Pictures of romantic figures such as Lord Byron reclining on lavishly upholstered benches, known as ottomans, did much for these exotic antique chests which became immensely popular during the Victorian era. Although Byron was dead by the time Victoria came to the throne in 1837, the legacy of his poetry, his hedonistic lifestyle and penchant for travel matched in extremely well with the Victorian appetite for everything exotic.
The ottoman therefore was able to reflect Victorian aspirations in many ways. Well upholstered and comfortable furniture was generally coming into vogue anyway during this period, on which men could lounge and women could retire and ottomans could be covered with sumptuous velvets or brocades to match in with suites of furniture. The Victorian smoking room often took on a Turkish or Moorish look so the carpet topped ottoman, together with expansive rugs, was ideally suited. Many were also embroidered in Berlin woolwork, depicting medieval scenes, or coats of arms; other designs had geometric patterns which reinforced their eastern origins. Prior to 1850 lighter fabrics tended to be used but after this period, rich reds, greens and blues were becoming more popular.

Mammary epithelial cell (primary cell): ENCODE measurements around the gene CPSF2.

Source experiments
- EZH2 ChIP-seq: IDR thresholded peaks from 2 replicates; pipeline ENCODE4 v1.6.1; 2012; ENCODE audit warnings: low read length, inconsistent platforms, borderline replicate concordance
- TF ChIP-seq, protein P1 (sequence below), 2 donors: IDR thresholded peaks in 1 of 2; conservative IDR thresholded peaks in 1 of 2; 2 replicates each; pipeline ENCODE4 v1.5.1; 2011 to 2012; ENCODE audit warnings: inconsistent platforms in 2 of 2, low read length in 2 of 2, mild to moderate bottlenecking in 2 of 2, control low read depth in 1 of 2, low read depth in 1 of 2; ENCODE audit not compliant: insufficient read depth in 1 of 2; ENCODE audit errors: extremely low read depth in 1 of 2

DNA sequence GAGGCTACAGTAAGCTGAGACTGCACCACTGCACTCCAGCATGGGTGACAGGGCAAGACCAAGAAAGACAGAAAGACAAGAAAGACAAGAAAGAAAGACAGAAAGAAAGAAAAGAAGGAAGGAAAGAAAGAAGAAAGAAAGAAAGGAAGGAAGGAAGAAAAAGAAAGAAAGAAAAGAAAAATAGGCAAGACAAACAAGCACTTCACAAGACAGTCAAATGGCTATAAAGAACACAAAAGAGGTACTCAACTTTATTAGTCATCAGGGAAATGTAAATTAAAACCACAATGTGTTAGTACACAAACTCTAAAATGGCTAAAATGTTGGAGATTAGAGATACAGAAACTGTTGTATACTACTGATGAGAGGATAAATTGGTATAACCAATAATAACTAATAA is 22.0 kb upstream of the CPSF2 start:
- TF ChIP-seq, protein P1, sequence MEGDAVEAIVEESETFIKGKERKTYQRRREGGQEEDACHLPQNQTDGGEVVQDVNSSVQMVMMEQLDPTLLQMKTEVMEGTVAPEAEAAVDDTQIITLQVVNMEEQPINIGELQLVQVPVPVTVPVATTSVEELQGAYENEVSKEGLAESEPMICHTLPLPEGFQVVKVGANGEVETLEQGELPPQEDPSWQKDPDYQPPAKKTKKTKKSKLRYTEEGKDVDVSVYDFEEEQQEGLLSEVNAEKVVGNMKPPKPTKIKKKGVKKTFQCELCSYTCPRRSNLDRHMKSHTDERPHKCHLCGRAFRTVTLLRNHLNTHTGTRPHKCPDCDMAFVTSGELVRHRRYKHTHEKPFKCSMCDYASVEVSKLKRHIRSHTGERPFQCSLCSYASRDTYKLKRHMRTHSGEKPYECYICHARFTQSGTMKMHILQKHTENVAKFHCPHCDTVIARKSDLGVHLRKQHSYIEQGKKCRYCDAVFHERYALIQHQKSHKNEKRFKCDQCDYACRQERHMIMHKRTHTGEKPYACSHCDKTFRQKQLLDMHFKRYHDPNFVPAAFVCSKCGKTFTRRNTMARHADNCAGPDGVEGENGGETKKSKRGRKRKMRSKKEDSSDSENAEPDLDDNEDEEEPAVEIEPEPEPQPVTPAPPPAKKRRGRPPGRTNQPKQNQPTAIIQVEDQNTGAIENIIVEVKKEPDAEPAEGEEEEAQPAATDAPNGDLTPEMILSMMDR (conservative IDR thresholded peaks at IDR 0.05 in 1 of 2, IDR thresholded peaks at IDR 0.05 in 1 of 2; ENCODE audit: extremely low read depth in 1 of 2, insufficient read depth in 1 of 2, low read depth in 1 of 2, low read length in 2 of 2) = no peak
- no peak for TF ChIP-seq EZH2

Often with ottomans it was the fabric rather than the frame that distinguished it. Most were fairly crudely constructed of pine or oak. The popular Gothic revival style however would often replace side padding on the ottoman with well carved wood panelling.
If you are searching for antique chests in Lancashire , then antique dealers in Preston or elsewhere should be able to help.
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